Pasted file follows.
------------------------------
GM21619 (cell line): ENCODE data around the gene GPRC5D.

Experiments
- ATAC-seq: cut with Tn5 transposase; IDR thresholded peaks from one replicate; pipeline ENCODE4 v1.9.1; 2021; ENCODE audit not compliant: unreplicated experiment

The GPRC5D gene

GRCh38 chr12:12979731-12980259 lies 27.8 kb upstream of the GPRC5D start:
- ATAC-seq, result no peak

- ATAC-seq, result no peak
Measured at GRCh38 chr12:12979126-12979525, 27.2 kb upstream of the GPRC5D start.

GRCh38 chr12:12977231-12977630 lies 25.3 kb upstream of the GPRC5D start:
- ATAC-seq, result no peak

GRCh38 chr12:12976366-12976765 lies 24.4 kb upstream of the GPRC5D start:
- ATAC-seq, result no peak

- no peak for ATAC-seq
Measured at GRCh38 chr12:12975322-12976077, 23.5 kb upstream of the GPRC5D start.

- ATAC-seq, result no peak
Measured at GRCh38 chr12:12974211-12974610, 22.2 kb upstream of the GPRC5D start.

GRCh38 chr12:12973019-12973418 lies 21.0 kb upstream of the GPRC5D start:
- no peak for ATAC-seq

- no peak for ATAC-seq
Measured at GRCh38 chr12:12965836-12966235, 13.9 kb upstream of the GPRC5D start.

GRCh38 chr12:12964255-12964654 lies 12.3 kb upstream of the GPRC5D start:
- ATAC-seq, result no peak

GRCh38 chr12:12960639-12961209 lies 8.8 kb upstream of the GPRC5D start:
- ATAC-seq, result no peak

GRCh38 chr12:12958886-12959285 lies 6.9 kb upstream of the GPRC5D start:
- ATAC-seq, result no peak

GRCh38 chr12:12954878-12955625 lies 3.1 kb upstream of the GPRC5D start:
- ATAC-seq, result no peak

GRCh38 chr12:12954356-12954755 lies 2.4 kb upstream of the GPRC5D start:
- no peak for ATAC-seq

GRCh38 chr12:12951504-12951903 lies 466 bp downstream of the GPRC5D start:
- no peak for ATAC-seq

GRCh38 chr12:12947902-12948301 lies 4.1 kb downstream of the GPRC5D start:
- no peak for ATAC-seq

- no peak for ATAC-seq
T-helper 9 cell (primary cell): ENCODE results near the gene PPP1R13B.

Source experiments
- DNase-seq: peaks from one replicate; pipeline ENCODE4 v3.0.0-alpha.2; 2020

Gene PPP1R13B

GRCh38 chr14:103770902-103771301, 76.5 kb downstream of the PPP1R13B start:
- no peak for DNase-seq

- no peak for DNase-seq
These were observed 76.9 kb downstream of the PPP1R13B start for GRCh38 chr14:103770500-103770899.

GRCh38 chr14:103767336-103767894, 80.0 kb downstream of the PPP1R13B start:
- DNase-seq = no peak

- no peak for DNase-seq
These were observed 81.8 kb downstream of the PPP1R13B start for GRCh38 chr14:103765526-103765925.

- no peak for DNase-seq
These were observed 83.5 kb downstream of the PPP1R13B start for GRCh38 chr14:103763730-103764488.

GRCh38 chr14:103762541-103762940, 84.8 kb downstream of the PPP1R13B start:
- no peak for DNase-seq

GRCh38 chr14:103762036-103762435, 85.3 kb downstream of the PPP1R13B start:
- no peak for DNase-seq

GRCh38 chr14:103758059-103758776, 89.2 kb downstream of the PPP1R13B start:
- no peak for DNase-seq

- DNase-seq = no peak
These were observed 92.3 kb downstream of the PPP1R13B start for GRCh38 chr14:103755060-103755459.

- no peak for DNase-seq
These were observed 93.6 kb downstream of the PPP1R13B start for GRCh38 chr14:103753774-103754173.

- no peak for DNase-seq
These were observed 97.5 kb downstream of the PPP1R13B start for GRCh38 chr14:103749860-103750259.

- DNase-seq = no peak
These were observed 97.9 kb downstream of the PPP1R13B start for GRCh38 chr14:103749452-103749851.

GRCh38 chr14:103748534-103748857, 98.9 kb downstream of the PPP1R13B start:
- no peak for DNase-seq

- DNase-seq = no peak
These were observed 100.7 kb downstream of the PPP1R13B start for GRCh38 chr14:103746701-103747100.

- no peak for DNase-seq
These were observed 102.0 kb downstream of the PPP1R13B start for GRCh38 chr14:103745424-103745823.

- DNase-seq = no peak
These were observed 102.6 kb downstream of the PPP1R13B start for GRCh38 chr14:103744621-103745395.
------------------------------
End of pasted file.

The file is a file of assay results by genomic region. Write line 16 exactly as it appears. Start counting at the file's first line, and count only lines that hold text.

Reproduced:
Measured at GRCh38 chr12:12974211-12974610, 22.2 kb upstream of the GPRC5D start.